There’s a new coalition looking to bring cannabis freedom back to the United States.
The Cannabis Freedom Alliance (CFA) announced its launch yesterday, with a focus on ending the prohibition, criminalization, and overregulation of cannabis.
Weldon Project founder Weldon Anglos and GACC Executive Director Randal John Meyer are co-coordinators for the CFA.
“Ending cannabis prohibition and incarceration is a moral imperative,” says Anglos. “For too long, cruel laws punishing non-violent cannabis offenses have destroyed the lives of individuals throughout this country–myself included.”
In November 2004, then-24-year-old Anglos received a mandatory minimum sentence of 55 to 63 years after selling cannabis to a police informant on multiple occasions.
Federal judge Paul Cassell sentenced Anglos to one day in prison for the cannabis charges, but additional charges added decades to the sentence due to mandatory minimums.
Additional charges included alleged gang involvement, non-acceptance of a plea bargain, and possession of a firearm during illegal cannabis sales.
Cassell called the sentence cruel, unjust, and even irrational, stating that the case was an example of the system malfunctioning.
In 2016, Anglos was released from prison due to pressure from the judge that sentenced him, the prosecutor in the trial, celebrities, and U.S. Senators.
“It is high time that Congress and the President right this wrong and allow those harmed by cannabis prohibition the chance to participate in the cannabis industry like the millionaires and billionaires doing so now,” says Weldon. “But we can’t do this alone. We need both sides to come together on this, which is why we launched this coalition.”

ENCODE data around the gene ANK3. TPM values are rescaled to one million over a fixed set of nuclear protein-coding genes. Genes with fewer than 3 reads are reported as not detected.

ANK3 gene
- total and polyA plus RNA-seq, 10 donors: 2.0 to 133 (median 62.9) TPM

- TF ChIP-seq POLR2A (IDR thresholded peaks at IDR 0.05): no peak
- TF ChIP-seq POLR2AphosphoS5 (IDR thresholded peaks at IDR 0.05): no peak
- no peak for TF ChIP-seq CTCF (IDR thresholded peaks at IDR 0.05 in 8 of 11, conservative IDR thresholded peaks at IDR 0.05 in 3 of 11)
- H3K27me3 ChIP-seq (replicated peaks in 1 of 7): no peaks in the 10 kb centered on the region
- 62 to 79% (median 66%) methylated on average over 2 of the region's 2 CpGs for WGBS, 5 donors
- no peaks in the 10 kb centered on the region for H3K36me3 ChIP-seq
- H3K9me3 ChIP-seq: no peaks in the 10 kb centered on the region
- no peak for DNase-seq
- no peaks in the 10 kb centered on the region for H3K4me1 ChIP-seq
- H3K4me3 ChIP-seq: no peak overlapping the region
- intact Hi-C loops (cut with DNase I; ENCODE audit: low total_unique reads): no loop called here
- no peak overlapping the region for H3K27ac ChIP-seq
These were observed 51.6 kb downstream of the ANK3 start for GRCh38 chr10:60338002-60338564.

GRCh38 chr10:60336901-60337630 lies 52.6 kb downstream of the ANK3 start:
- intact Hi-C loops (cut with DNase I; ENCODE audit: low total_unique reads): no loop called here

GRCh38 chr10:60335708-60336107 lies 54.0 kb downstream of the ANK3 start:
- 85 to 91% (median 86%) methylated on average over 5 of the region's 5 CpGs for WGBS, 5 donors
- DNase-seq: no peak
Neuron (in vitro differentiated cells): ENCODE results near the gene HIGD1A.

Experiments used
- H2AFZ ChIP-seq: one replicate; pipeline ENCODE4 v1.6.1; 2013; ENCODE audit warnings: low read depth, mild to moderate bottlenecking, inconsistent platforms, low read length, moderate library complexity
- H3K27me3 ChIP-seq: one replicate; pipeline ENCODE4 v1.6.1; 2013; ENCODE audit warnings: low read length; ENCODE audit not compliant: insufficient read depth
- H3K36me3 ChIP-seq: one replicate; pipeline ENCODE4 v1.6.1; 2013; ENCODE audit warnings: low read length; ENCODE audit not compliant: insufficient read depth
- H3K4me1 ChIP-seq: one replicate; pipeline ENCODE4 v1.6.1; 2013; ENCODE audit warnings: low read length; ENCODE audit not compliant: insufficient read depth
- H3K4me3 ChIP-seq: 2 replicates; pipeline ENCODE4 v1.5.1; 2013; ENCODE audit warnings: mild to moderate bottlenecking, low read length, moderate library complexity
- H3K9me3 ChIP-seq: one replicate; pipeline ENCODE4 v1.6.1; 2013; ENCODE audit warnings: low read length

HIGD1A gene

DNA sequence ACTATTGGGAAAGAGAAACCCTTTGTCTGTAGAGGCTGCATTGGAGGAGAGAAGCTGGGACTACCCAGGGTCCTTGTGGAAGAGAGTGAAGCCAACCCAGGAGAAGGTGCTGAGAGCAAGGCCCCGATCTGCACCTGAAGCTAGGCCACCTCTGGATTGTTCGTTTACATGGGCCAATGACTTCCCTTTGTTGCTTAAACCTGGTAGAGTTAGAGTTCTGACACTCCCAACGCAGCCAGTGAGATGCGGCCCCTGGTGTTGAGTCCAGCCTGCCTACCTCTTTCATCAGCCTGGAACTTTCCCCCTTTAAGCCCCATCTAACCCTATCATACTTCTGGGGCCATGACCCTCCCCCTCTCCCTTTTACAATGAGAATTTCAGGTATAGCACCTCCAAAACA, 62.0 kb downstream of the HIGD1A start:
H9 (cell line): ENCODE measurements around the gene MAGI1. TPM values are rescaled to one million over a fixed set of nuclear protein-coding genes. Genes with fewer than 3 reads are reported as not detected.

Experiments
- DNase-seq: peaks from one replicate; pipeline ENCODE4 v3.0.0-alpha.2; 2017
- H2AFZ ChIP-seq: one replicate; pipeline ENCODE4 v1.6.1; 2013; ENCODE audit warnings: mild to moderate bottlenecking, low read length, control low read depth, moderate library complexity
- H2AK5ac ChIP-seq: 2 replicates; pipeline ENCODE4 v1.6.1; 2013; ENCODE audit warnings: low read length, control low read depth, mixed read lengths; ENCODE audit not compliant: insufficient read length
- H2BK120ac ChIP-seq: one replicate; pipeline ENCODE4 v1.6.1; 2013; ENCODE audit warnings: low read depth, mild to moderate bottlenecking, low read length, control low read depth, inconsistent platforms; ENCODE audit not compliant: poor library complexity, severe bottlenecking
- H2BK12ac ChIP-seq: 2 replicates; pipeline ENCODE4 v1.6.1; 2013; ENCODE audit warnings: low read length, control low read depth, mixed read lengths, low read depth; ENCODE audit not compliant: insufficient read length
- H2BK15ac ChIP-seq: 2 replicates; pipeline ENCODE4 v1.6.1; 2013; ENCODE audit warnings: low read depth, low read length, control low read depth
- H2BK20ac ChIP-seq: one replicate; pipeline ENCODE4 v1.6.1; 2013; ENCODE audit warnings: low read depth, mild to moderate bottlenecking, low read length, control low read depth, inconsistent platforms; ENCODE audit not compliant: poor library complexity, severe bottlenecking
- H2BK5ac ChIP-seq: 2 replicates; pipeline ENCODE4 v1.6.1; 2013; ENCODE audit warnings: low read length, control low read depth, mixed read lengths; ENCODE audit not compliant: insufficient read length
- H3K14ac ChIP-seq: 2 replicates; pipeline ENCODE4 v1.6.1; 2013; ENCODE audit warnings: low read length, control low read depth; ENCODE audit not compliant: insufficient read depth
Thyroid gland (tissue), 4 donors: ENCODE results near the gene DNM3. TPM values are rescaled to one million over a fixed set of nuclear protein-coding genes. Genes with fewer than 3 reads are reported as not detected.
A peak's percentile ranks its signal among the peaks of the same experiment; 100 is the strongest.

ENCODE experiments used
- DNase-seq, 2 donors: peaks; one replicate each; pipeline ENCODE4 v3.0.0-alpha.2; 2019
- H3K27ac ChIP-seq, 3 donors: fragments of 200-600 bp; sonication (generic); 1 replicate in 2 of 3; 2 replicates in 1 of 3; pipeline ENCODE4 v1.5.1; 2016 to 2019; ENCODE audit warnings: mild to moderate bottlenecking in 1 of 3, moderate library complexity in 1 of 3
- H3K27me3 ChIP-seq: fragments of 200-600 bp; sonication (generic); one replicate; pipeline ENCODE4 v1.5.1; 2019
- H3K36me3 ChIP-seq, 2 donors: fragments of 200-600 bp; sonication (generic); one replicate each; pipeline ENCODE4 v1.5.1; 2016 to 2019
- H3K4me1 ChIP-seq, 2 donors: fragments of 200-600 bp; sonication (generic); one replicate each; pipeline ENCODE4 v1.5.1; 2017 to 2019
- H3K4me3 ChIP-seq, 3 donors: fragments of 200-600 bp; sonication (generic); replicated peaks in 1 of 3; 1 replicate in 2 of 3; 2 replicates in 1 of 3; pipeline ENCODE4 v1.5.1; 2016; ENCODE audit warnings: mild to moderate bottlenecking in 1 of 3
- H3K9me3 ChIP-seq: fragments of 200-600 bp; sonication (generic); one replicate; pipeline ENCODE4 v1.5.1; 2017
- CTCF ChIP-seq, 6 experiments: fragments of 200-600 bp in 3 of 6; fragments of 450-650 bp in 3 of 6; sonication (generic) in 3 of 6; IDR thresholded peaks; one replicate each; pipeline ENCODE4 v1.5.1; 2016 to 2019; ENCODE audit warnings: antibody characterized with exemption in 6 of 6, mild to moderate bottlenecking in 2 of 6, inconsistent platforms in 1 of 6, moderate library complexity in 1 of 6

Cannabis Reform for the Future
The CFA aims to accomplish four primary goals through federal legislative reform.
The second goal focuses on ensuring that formerly incarcerated people and gray market operators have a second chance in society and an equal opportunity to enter the cannabis market.
The third goal is to promote free and open markets by establishing a non-restrictive federal and state regulatory framework for cannabis that promotes public safety and ensures low barriers to entry.
CFA says that market rules cannot allow crony interests to establish control or inhibit small companies and entrepreneurs through overzealous overregulation.
The fourth goal seeks to ensure that the combined federal, state, and local taxes do not hinder entrepreneurs from entering the market and incentivizing the continuation of illicit markets.
“For too long, the criminalization of cannabis has hurt Americans, from individuals’ unnecessary involvement with the justice system to the damage dealt to communities by the expensive and failed ‘War on Drugs,” says AFP Chief Government Affairs Officer Brent Gardner. “Americans for Prosperity is excited to work alongside our partners to bring cannabis businesses into the light, replacing black and gray markets with a free and fair legal framework that improves public safety and emplasizes entrepreneurship and equal opportunity.”
“In this context,” says Gardner. “Cannabis commerce will become a way for Americans to lift themselves up, rather than a barrier holding them back.”